I send this down by Mr. Scott, whom I have requested to try to get up an excitement among the Missourians, so that I can get more of them. It is reported that the enemy have a larger siege train, and that one of the mortars required twenty-six horses to pull it from Commerce to Benton.
It is also reported that body of cavalry have come our from Bird's Point to Charleston, but Kalfus will report them to you if true. I would be pleased if you would send up a man to let Kalfus or Price know that I am up here, as it will make them more vigilant.
Mr. Scott can give you all the gossip.
M. JEFF. THOMPSON, M. S. G.
GAYOSA HOUSE, MEMPHIS, TENN.,
March 28, 1862-7 p. m.
GENERAL: Your favor of the 26th instant is at hand. I have not been at New Madrid since March 3, at 4 p. m., and could only repeat rumor of the conduct of affairs at that place after the time; but as I think the most serious mistakes, if any, which have been committed were prior to that time, I will report what came under my observation after my leaving you at Columbus on February 26.
Upon my arrival at New Madrid I found the citizens terribly frightened at rumored reports of the approach of the enemy. I could hear nothing definite as to his whereabouts, and as the Missouri Legislature was to meet at New Madrid on March 3, and as it was very important that the session should be punctually held, I proposed that I would go with a few volunteers to discover his whereabouts, and, if possible, to prevent his coming to near Madrid.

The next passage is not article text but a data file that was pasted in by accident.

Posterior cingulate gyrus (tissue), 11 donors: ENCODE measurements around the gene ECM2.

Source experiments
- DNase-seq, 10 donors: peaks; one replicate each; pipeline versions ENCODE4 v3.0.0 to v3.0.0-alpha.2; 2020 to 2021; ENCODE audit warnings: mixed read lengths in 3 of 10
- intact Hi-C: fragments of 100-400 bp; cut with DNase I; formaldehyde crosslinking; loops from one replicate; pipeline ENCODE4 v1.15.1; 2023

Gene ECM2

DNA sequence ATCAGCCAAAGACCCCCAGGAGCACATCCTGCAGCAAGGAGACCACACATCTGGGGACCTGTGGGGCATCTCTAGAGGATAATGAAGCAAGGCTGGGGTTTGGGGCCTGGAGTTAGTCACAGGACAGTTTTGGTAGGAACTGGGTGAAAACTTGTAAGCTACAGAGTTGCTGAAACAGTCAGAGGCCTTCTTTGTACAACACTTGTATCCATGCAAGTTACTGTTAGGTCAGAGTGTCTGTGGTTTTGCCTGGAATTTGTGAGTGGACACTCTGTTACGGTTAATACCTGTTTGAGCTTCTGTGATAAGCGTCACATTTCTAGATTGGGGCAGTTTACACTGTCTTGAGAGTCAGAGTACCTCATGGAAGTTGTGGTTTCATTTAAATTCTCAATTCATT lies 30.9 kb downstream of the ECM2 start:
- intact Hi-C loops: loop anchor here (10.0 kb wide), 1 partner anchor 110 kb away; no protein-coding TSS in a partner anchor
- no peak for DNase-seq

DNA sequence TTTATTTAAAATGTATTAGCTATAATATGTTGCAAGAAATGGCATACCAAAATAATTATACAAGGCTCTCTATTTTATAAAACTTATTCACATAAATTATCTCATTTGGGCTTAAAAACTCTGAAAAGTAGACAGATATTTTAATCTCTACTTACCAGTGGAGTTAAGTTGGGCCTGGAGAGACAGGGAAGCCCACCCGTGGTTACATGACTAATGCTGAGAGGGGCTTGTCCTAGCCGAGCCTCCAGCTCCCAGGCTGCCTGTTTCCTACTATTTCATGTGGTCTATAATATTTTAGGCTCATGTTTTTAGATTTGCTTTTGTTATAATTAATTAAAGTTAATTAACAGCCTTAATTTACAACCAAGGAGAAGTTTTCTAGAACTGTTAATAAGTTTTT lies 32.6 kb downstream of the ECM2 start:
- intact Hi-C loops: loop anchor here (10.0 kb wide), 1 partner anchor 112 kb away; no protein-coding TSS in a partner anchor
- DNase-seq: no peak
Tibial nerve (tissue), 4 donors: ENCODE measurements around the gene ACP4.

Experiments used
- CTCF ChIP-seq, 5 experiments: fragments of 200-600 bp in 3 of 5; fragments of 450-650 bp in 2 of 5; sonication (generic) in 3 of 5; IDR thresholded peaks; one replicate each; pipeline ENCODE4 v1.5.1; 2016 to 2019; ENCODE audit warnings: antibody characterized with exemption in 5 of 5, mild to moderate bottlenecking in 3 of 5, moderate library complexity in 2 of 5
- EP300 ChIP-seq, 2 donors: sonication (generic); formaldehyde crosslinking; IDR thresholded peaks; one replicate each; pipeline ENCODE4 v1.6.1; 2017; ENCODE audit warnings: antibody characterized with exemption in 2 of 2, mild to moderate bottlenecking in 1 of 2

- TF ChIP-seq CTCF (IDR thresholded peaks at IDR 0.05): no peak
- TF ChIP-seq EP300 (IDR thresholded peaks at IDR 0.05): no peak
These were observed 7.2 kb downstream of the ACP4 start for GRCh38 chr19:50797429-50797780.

I will beg leave here to digress a moment and state why I desired he should not come. You will probably remember that I never was in favor of works at New Madrid, and only assisted in building such as were ordered, and did not, upon my suggestion, finish the work which was called Fort Bankhead, because I believed the proper front to defend the position was the causeway know as Jones' Ford (Moore's Ford), believing that any work could be turned from the nature of the county, and nothing but numbers could command the country after the enemy had crossed the fords above mentioned. While I consulted with Colonel Gantt, commandant at this post, and Brigadier-General McCown, and they approved of my expedition, I must here again remark, for the truth of history, that General McCown remarked to me that I might go to see where the enemy was, but that I must parley; not to count on him to frighten him away; to tole him in. I remarked that after Wednesday he might come as soon as he pleased, as by that time the Legislature would adjourn, and you had ordered me to report to General Van Dorn after that time; but that they must be kept away until then if possible.
I left New Madrid at noon on Thursday, July [February] 27, with 66 volunteers, some of whom were Confederate volunteers, some Missouri State Guards, and some amateurs. That night we stopped at Sikeston, where we found a supper prepared for the Federals, who has been expected the same night, which supper we ate. I was informed that 1,000 had been expected there that night.
On the morning of July [February] 28 we started for Jones' Ford, which is 30-odd miles from New Madrid. We reached the place early